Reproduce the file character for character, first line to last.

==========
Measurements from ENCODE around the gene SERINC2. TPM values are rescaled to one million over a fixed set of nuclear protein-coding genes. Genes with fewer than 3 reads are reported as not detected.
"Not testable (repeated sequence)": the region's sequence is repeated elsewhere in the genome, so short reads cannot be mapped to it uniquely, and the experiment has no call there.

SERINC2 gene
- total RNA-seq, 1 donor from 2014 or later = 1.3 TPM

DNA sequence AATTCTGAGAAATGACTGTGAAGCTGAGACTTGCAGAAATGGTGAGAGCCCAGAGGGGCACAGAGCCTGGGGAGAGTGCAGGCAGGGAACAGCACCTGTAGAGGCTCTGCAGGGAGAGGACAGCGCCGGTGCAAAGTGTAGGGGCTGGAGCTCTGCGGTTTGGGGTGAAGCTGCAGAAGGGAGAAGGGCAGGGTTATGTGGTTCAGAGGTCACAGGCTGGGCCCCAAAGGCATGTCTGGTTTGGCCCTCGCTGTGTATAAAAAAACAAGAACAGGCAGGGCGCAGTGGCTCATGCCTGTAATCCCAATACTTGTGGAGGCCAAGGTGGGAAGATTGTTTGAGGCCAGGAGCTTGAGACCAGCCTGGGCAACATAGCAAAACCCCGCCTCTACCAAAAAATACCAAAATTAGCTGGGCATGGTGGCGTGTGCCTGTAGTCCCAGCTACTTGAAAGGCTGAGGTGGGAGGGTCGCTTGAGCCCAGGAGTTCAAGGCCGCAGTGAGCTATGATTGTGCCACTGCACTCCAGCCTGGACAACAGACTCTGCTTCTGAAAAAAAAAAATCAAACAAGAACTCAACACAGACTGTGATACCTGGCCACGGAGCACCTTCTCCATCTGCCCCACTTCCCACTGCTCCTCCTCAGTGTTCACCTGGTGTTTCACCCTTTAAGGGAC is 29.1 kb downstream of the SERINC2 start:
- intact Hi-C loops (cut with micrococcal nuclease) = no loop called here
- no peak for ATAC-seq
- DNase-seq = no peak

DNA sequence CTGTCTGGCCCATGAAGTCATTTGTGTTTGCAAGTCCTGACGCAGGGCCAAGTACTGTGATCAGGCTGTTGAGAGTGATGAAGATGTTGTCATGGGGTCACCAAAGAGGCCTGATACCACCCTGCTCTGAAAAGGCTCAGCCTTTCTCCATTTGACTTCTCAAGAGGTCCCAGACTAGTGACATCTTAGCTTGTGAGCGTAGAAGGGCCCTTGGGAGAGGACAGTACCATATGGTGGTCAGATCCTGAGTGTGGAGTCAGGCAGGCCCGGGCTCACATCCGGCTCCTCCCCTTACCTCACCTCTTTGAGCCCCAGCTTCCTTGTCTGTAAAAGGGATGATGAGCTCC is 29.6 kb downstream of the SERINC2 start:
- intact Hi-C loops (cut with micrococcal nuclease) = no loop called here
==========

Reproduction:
Measurements from ENCODE around the gene SERINC2. TPM values are rescaled to one million over a fixed set of nuclear protein-coding genes. Genes with fewer than 3 reads are reported as not detected.
"Not testable (repeated sequence)": the region's sequence is repeated elsewhere in the genome, so short reads cannot be mapped to it uniquely, and the experiment has no call there.

SERINC2 gene
- total RNA-seq, 1 donor from 2014 or later = 1.3 TPM

DNA sequence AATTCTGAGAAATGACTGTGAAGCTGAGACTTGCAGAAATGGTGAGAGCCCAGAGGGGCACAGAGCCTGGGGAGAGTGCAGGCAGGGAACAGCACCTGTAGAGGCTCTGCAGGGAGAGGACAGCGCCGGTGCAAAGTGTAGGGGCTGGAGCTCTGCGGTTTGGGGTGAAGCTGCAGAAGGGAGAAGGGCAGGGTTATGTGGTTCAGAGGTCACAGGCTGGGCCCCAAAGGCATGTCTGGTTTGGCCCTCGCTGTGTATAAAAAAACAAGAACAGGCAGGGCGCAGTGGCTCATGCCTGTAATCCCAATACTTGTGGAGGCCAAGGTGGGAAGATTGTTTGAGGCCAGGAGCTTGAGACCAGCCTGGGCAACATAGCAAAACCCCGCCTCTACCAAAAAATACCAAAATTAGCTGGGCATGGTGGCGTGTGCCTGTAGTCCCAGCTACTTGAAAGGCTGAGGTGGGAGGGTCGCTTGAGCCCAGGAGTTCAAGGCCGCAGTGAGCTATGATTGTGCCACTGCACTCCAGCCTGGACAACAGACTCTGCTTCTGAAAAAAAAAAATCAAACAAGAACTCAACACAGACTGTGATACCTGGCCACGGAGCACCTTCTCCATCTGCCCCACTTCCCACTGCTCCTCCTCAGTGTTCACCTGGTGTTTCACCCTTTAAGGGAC is 29.1 kb downstream of the SERINC2 start:
- intact Hi-C loops (cut with micrococcal nuclease) = no loop called here
- no peak for ATAC-seq
- DNase-seq = no peak

DNA sequence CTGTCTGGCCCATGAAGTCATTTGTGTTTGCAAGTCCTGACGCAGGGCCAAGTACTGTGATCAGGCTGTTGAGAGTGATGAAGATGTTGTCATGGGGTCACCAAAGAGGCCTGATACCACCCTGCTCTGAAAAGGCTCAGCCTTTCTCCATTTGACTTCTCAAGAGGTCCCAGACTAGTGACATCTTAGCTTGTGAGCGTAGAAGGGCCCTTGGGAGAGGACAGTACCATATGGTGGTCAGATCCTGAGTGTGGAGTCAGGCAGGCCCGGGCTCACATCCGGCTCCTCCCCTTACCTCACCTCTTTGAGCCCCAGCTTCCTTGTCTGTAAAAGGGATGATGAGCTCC is 29.6 kb downstream of the SERINC2 start:
- intact Hi-C loops (cut with micrococcal nuclease) = no loop called here